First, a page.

I wish I could say I woke up with eagerness. I wish I could say I woke up ready to take on the world. Instead, I looked at my phone with bleary eyes hoping the alarm wasn’t really going off, but just something in my dreams. I wanted to cancel, but my guilt started gnawing at me.
Just three weeks prior, after hearing a conversation I was having with another girl at the table, she answered from the living room, “I don’t want to go to church.” And after a small pause and a little under her breath, “How did He let that happen to me?” It was spoken with complete innocence and question, not hatred or bitterness. It was a moment I could only offer a glimmer of faith with limited understanding. There were no easy answers, no clichés would work. It was a simple question, with an answer so complex we may never fully grasp it.
Now, just a few weeks later, she asked to go to church. Just like before, she made a simple proclamation, “I want to go church this Sunday.”
So, that’s why this Sunday, I was getting up an hour earlier than normal. I should be excited. I should be grateful that I get to be a part of this moment. But, for some reason, I don’t want to lift my head off my pillow. I want to hit snooze and roll over. My body is exhausted, my mind is exhausted, my heart is exhausted and all I want is to have this day off.
There’s that pang of quilt again, that pang that finally forces me to throw back the cover and get out of bed.
When I pull up to the house, I put on my best smile. It’s that moment when you dread going but glad once you’re there. They all come out of the house dressed up, with their hair done, make up on, and a few waddling in their high heels. We’re all going and they’re all excited. The guilt rises again, because my selfishness almost caused me to miss this experience.
We show up and pick our pew. Not completely in the front, but close enough
Once the service starts, I notice her getting anxious. She has clear tells of fidgeting and looking at you with something to say but working up the courage. She looks at me one more time and asks to go to the restroom. When she comes out, she confesses, “ok, I didn’t really have to go to the bathroom. Can we talk outside?” I look around and realize there is nobody around but I comply. We go outside and her next comment humbles me. Her eyes are brimming with tears and she says, “I don’t feel like I should be in there praising Him, when I couldn’t praise Him when the bad things were happening me.”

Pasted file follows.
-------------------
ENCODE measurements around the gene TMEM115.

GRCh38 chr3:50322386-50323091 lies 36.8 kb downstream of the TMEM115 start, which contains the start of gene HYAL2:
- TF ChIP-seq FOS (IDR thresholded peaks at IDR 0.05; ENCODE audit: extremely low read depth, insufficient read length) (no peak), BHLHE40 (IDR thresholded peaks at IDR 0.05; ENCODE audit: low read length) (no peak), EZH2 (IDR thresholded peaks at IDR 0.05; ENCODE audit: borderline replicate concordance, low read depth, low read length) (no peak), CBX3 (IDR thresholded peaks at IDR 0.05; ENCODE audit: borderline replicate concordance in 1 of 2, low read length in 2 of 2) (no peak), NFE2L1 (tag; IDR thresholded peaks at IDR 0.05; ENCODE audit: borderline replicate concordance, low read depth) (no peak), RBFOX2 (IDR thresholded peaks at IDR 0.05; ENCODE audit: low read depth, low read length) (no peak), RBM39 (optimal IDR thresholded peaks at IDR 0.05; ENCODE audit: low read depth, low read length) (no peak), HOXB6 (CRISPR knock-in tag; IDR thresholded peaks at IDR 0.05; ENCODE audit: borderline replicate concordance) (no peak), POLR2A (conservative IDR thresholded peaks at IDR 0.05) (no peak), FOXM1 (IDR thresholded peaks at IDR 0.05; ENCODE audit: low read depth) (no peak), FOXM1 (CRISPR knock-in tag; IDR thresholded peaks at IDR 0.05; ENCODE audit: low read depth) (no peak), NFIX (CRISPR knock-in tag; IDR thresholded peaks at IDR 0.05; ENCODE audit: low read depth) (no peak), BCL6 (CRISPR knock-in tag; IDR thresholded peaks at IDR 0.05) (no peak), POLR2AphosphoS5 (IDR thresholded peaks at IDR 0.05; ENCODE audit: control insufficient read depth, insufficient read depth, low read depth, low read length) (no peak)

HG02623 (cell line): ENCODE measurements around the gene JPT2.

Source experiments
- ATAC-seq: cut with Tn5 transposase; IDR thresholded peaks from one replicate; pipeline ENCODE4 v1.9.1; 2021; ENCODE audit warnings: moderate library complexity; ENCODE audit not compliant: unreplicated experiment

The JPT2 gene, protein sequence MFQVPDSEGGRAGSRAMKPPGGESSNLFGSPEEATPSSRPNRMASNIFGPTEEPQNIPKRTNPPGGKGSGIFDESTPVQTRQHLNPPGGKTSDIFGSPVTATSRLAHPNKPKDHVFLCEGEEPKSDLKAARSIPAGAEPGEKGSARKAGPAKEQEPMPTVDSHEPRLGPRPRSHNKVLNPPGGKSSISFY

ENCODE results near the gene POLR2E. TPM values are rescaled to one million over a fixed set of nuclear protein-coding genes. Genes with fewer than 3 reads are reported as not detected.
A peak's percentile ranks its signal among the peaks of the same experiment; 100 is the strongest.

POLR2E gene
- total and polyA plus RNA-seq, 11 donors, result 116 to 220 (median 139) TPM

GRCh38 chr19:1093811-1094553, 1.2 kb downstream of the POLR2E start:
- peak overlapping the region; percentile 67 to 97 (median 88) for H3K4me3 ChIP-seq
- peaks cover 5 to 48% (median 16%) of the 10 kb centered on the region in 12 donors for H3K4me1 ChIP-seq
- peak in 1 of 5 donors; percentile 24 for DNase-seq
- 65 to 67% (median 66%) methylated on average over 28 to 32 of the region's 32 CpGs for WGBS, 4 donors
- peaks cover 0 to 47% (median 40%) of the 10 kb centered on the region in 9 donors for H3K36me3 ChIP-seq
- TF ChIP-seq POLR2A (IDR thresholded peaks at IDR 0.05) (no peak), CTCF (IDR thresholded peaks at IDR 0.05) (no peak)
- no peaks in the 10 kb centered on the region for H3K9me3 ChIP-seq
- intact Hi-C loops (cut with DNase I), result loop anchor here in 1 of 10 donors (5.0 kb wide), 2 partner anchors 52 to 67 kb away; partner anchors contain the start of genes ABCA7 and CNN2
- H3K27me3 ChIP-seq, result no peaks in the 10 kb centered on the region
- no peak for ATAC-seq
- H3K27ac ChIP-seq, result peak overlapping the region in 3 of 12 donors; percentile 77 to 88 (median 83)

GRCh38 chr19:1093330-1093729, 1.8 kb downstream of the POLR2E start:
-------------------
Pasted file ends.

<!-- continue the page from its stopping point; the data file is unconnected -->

Guilt! We both experienced it, but mine was deserved, hers was thrown on her by the depravity of others. In that moment, her humility completely humbled me. We began to discuss the beauty of God’s grace, how He understood how she felt in those moments, and never left her.
I asked if she was able to go back to the service and she immediately complied.
Within a few minutes, she became anxious again. She then asked to go out again. This time she asked if she could talk to the pastor after service. This time I complied.
When we met with the pastor after church, she taught me what true faith looks like. She quietly told him how nervous she was coming, how overwhelmed she was setting in the pew, and how she had to take breaks to get through. She then made a comment that will continually shape my faith. She said, “I told God, if he would just let this man speak to me today, then I would try to trust Him again.”
Such a simple phrase, yet for her it was one of the most honest, yet difficult things to own. For her to trust anyone, shows the truest form of courage I’ve witnessed.
Before she left, she turned and said I’ll be back and I know it’s true.
In just a few hours, she taught me courage, trustworthiness, and faithfulness at a depth I’ve never experienced before and won’t soon forget.